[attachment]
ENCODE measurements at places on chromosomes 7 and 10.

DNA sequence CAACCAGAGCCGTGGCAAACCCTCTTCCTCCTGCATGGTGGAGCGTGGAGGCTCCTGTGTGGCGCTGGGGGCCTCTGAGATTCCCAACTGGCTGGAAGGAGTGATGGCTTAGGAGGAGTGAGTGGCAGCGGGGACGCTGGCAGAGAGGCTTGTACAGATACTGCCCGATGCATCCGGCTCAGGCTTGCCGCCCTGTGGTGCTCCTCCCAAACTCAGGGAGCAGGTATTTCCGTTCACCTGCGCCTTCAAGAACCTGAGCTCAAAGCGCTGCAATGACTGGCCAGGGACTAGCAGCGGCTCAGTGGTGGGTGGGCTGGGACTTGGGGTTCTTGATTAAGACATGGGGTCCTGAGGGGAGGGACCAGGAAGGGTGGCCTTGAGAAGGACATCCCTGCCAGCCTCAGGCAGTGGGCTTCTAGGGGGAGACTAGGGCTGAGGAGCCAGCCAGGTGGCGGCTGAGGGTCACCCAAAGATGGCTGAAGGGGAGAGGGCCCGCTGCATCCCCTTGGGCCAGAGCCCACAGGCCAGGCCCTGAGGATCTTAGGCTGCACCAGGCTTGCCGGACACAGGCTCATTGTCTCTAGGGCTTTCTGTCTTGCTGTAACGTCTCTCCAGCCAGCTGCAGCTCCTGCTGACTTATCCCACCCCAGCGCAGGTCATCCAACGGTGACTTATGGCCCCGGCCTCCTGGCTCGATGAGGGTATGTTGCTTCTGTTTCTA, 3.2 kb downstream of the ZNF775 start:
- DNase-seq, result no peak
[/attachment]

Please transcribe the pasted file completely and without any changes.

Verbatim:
ENCODE measurements at places on chromosomes 7 and 10.

DNA sequence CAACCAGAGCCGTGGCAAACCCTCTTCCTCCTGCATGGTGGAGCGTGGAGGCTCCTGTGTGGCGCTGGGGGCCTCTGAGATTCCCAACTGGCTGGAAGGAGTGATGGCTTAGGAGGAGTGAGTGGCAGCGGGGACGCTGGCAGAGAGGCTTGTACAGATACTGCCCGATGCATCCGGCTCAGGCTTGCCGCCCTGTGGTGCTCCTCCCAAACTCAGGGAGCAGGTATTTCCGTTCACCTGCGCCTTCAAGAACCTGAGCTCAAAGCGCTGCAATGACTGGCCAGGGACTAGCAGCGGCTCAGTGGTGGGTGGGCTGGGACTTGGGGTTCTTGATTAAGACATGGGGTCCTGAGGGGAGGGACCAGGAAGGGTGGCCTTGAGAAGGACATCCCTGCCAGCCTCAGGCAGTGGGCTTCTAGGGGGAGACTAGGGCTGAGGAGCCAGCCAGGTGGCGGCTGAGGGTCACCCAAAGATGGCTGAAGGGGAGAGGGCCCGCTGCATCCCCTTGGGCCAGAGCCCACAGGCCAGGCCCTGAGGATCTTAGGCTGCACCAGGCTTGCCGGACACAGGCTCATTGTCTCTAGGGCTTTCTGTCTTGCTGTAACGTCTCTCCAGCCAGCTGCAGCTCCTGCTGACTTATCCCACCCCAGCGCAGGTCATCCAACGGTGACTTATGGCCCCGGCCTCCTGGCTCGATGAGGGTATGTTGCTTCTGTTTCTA, 3.2 kb downstream of the ZNF775 start:
- DNase-seq, result no peak